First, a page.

## Abstract

A method for estimating the velocity spectrum for a fully transverse flow at a beam-to-flow angle of 90is described. The approach is based on the transverse oscillation (TO) method, where an oscillation across the ultrasound beam is made during receive processing. A fourth-order estimator based on the correlation of the received signal is derived. A Fourier transform of the correlation signal yields the velocity spectrum. Performing the estimation for short data segments gives the velocity spectrum as a function of time as for ordinary spectrograms, and it also works for a beam-to-flow angle of 90. The approach is validated using Field II simulations. A 3 MHz convex array with lambda pitch is modeled. The transmit focus is at 200 mm and 2 times 32 elements are used in receive. A dual-peak Hamming apodization with a spacing of 96 elements between the peaks is used during receive beamforming for creating the lateral oscillation. Pulsatile flow in a femoral artery

placed 40 mm from the transducer is simulated for one cardiac cycle using the Womersly-Evan’s flow model. The bias of the mean estimated frequency is 13.6% compared to the true velocity and the mean relative std is 14.3%. This indicates that the new estimation scheme can reliably find the spectrum at 90, where a traditional estimator yields zero velocity. Measurements have been conducted with the SARUS experimental scanner and a BK 8820e convex array transducer (BK Medical, Herlev, Denmark). A CompuFlow 1000 (Shelley Automation, Inc, Toronto, Canada) generated the artificial femoral artery flow in the phantom. It is demonstrated that the transverse spectrum can be found from the measured data. The estimated spectra degrade when the angle is different from 90, but are usable down to 60-70. Below this angle the traditional spectrum is best and should be used. The conventional approach can automatically be corrected for angles from 0-70to give a fully quantitative velocity spectrum without operator intervention.

placed 40 mm from the transducer is simulated for one cardiac cycle using the Womersly-Evan’s flow model. The bias of the mean estimated frequency is 13.6% compared to the true velocity and the mean relative std is 14.3%. This indicates that the new estimation scheme can reliably find the spectrum at 90, where a traditional estimator yields zero velocity. Measurements have been conducted with the SARUS experimental scanner and a BK 8820e convex array transducer (BK Medical, Herlev, Denmark). A CompuFlow 1000 (Shelley Automation, Inc, Toronto, Canada) generated the artificial femoral artery flow in the phantom. It is demonstrated that the transverse spectrum can be found from the measured data. The estimated spectra degrade when the angle is different from 90, but are usable down to 60-70. Below this angle the traditional spectrum is best and should be used. The conventional approach can automatically be corrected for angles from 0-70to give a fully quantitative velocity spectrum without operator intervention.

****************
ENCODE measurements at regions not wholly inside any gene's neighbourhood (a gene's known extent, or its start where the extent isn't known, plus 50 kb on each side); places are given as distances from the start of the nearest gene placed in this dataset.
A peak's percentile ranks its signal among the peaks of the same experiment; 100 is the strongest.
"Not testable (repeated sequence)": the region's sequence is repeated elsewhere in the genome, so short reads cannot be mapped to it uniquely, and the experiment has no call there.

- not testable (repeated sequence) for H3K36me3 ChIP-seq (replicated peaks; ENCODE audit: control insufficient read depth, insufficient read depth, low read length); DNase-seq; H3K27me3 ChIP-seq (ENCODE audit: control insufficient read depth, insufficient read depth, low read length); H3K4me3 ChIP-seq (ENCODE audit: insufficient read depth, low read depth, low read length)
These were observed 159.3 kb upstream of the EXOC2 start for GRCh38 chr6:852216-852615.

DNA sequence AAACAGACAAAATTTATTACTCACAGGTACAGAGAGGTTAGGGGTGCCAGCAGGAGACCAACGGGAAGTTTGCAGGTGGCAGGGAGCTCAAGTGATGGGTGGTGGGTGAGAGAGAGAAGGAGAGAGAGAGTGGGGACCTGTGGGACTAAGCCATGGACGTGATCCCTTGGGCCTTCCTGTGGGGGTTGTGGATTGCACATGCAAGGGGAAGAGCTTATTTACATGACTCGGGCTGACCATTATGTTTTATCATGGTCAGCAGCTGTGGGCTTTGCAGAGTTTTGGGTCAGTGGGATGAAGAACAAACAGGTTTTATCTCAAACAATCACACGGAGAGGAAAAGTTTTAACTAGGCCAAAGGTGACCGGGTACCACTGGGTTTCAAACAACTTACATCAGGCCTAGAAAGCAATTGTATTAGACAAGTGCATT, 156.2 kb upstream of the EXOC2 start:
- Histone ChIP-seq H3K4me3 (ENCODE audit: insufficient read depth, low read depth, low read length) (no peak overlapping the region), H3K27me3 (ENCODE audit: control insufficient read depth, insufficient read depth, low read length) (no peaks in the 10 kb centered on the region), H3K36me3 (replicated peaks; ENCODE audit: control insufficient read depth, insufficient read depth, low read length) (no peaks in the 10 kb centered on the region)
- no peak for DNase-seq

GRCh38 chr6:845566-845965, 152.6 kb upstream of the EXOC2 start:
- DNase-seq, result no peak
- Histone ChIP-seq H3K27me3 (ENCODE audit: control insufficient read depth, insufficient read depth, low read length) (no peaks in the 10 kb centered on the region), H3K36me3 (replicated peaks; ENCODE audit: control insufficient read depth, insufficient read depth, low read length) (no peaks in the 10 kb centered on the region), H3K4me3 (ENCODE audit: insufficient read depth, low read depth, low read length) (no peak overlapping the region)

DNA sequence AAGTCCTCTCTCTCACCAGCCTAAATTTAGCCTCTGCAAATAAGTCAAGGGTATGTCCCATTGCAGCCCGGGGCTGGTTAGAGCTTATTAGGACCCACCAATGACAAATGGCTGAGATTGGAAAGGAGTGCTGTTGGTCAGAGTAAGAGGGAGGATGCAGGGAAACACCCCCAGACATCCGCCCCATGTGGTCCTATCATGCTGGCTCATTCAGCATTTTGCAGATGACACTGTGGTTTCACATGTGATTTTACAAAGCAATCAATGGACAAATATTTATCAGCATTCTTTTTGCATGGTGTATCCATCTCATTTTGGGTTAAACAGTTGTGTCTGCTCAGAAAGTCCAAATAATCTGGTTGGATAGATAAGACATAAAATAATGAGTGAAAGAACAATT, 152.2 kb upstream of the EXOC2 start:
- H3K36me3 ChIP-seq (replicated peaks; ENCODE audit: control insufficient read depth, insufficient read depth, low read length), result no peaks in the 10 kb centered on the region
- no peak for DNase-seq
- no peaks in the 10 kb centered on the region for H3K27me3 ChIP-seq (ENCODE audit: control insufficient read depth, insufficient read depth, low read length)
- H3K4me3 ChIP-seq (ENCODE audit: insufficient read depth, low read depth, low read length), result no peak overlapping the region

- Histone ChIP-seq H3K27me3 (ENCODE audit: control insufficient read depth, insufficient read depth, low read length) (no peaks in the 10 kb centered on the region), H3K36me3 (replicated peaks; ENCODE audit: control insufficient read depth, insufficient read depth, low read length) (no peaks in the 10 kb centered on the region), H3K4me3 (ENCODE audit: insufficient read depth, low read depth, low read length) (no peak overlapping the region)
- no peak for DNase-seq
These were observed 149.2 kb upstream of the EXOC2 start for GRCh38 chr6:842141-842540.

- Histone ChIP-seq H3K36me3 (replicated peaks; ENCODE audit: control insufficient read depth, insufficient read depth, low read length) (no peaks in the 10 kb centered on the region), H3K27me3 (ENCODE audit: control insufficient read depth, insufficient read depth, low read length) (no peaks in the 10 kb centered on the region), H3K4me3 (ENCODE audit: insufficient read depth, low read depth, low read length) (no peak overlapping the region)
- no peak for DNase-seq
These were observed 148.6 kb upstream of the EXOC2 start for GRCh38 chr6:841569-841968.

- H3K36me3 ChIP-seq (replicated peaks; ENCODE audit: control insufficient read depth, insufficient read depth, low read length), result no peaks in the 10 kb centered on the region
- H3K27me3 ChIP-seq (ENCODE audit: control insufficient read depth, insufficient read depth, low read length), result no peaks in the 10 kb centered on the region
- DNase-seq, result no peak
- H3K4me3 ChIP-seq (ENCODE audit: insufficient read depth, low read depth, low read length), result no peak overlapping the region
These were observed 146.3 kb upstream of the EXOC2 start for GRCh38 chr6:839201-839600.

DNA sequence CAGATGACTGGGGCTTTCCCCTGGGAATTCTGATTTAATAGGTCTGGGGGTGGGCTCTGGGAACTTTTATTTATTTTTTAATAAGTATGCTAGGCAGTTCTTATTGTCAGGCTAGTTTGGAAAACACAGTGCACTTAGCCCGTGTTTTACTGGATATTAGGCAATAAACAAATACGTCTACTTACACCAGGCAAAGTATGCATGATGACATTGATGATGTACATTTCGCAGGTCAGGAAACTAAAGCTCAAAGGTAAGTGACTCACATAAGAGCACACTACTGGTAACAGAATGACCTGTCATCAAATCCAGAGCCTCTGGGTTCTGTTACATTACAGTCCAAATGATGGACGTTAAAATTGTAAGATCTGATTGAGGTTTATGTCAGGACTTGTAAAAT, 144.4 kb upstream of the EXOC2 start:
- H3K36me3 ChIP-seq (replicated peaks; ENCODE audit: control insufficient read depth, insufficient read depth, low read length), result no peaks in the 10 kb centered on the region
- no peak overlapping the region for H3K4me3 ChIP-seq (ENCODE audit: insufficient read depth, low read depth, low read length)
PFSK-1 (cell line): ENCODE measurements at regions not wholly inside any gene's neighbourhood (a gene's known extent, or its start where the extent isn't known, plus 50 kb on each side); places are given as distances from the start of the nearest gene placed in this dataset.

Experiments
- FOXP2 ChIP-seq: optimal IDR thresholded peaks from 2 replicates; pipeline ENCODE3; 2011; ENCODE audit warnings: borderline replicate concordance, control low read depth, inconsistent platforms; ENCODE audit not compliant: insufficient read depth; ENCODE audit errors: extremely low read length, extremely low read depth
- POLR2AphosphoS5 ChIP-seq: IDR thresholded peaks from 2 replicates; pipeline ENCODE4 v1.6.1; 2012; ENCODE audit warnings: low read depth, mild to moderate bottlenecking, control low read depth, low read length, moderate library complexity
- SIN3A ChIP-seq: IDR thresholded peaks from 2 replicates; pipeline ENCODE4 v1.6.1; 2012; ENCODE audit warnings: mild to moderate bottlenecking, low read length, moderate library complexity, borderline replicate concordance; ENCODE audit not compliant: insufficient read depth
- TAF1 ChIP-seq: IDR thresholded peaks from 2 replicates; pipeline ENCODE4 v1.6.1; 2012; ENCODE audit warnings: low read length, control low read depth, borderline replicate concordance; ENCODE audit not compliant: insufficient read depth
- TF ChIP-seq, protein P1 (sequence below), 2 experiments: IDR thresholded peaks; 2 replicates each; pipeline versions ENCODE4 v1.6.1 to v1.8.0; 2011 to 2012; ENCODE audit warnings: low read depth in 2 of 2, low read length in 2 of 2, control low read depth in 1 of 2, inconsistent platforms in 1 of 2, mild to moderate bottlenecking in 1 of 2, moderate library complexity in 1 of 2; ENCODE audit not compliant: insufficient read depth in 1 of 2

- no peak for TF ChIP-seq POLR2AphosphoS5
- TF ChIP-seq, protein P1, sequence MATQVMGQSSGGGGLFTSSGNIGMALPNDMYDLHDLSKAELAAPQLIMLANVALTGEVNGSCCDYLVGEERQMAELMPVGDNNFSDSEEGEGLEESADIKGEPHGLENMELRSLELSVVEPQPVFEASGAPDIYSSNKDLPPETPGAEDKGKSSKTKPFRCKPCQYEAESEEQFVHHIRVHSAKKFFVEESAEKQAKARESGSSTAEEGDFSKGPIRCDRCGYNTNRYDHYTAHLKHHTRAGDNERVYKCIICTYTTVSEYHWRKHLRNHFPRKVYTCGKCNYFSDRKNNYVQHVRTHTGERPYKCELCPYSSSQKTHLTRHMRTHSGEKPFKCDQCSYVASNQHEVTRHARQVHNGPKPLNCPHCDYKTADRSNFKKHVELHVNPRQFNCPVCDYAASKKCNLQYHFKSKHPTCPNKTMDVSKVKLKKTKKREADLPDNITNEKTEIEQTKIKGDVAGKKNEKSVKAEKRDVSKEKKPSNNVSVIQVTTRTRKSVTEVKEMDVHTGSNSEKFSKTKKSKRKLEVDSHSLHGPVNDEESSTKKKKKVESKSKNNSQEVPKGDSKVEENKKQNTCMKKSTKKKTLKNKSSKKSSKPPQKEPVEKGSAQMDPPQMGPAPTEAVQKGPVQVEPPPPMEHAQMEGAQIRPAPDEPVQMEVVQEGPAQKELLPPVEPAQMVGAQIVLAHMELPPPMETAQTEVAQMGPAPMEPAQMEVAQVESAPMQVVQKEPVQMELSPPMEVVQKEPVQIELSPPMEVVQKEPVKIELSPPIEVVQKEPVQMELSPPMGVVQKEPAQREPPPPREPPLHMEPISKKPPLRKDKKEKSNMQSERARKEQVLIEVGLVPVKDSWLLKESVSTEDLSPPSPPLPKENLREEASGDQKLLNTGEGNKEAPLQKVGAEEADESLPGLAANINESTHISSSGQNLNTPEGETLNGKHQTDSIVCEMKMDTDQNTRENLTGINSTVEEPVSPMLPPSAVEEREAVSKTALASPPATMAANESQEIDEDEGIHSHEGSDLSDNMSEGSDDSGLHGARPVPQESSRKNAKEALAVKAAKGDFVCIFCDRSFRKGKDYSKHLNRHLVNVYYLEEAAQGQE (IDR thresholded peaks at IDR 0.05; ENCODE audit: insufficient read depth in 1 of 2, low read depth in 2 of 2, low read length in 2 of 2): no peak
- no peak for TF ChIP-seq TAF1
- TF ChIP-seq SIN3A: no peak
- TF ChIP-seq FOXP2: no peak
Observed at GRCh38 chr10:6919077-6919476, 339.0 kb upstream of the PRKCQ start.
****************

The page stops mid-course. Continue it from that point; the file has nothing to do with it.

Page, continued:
Original language | English |
---|---|

Title of host publication | Proceedings of IEEE International Ultrasonics Symposium |

Publisher | IEEE |

Publication date | 2013 |

Pages | 631-634 |

ISBN (Print) | 9781467356862 |

DOIs | |

Publication status | Published - 2013 |

Event | 2013 IEEE International Ultrasonics Symposium - Prague Convention Center , Prague, Czech Republic Duration: 21 Jul 2013 → 25 Jul 2013 http://ewh.ieee.org/conf/uffc/2013/ |

### Conference

Conference | 2013 IEEE International Ultrasonics Symposium |
---|---|

Location | Prague Convention Center |

Country/Territory | Czech Republic |

City | Prague |

Period | 21/07/2013 → 25/07/2013 |

Internet address |

## Keywords

- Fields, Waves and Electromagnetics
- Arteries
- Blood
- Estimation
- Oscillators
- Spectrogram
- Ultrasonic imaging
- Ultrasonic variables measurement